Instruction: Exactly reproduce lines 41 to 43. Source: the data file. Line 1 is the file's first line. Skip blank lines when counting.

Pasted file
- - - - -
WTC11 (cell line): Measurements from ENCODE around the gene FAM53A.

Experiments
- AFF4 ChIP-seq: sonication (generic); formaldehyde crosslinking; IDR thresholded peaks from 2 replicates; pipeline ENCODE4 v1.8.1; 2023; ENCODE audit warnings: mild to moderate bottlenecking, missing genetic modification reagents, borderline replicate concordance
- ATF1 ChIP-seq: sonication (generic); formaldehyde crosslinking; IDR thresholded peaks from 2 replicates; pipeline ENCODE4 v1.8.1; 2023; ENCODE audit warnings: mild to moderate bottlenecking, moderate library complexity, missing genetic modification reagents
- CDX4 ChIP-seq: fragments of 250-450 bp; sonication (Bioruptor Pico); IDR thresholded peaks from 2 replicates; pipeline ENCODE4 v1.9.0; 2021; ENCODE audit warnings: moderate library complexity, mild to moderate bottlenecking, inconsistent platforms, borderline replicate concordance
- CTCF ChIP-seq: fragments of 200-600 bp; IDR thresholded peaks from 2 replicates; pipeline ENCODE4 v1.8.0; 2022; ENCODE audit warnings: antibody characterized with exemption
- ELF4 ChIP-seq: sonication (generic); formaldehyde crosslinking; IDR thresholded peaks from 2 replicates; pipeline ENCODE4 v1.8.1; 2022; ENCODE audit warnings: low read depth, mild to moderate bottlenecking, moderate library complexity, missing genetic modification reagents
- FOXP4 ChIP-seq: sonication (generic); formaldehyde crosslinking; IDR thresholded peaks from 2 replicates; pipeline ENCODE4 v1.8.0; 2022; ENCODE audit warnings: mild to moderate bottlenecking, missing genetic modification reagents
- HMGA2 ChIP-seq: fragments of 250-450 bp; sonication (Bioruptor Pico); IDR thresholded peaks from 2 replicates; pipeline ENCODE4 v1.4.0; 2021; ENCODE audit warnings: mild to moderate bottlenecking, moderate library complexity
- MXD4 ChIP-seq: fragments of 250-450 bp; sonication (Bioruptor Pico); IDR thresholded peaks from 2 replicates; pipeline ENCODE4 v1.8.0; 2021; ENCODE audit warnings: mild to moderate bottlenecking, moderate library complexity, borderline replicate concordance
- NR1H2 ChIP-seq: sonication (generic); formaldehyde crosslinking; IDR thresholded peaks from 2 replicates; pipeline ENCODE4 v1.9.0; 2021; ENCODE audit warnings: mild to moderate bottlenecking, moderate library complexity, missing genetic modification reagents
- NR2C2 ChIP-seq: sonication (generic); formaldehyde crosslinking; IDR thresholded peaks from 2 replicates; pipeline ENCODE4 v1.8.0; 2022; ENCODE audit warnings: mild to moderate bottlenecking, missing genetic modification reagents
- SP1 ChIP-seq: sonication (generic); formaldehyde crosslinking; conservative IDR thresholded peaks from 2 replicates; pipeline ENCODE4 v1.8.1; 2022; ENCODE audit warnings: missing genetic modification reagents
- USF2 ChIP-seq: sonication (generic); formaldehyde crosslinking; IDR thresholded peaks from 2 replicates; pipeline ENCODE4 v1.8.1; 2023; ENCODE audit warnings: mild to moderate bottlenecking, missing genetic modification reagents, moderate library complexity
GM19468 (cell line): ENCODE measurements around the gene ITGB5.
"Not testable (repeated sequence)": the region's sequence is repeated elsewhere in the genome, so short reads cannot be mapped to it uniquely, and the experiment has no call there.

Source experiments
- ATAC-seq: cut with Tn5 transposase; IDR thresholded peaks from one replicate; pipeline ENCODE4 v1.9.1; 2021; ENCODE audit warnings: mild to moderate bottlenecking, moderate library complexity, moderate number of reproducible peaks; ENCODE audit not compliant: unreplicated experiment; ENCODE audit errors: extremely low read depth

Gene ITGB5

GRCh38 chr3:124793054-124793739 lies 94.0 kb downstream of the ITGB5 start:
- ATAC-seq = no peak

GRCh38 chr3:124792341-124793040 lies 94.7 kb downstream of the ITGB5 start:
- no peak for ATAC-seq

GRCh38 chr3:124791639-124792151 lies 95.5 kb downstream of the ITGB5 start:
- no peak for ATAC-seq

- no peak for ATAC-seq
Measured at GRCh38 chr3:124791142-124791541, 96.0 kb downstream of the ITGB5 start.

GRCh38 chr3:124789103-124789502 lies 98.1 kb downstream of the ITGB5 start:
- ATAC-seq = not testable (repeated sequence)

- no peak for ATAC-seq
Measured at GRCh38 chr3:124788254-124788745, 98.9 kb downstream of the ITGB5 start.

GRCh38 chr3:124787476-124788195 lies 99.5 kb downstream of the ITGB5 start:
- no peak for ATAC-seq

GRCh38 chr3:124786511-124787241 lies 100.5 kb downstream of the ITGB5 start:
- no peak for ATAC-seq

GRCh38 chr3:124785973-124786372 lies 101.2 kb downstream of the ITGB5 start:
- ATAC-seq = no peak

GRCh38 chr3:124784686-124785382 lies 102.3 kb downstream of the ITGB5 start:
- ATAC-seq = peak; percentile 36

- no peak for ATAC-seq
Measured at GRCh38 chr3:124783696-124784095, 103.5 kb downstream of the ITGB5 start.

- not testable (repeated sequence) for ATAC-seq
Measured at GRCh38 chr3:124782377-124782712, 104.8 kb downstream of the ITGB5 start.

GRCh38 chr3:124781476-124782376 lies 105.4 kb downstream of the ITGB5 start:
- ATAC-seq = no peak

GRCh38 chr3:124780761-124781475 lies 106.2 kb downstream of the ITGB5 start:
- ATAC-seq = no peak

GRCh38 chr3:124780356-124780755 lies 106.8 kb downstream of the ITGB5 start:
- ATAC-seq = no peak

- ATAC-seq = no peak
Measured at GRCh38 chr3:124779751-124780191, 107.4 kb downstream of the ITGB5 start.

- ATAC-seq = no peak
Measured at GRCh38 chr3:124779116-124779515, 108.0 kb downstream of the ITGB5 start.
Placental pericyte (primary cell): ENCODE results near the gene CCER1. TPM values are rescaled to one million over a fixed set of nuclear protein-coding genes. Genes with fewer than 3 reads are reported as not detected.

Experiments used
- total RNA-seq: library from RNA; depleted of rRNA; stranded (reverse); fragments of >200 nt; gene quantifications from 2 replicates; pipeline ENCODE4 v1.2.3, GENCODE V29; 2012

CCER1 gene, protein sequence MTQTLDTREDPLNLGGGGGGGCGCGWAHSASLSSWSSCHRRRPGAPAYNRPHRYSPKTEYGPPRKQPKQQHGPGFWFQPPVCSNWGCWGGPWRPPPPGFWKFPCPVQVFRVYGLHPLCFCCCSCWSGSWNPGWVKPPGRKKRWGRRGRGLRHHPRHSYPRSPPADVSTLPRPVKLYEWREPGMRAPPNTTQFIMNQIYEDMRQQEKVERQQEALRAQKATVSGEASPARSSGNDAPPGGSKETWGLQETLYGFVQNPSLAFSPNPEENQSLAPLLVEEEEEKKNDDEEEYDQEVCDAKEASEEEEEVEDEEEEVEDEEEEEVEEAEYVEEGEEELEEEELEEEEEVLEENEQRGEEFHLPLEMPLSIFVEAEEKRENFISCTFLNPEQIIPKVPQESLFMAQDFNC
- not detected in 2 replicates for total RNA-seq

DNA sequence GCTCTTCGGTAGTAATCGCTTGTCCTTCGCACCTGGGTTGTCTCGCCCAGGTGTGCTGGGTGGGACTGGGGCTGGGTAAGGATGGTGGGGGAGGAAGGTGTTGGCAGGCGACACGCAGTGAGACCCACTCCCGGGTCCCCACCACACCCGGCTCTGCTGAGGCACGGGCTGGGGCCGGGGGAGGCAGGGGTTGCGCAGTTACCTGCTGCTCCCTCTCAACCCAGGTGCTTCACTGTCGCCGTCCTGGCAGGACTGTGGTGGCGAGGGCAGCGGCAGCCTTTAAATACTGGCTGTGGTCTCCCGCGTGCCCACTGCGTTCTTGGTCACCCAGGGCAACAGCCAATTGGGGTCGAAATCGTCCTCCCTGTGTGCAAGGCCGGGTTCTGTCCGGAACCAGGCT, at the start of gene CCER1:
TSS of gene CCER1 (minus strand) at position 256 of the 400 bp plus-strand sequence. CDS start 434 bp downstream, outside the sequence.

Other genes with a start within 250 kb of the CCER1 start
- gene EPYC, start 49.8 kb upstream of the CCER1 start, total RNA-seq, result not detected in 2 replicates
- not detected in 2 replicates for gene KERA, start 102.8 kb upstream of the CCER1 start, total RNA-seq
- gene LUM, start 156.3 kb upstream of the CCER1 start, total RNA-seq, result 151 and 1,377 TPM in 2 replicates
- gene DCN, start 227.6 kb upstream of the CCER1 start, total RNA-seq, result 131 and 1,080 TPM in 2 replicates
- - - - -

Measured at GRCh38 chr3:124783696-124784095, 103.5 kb downstream of the ITGB5 start.

- not testable (repeated sequence) for ATAC-seq
Measured at GRCh38 chr3:124782377-124782712, 104.8 kb downstream of the ITGB5 start.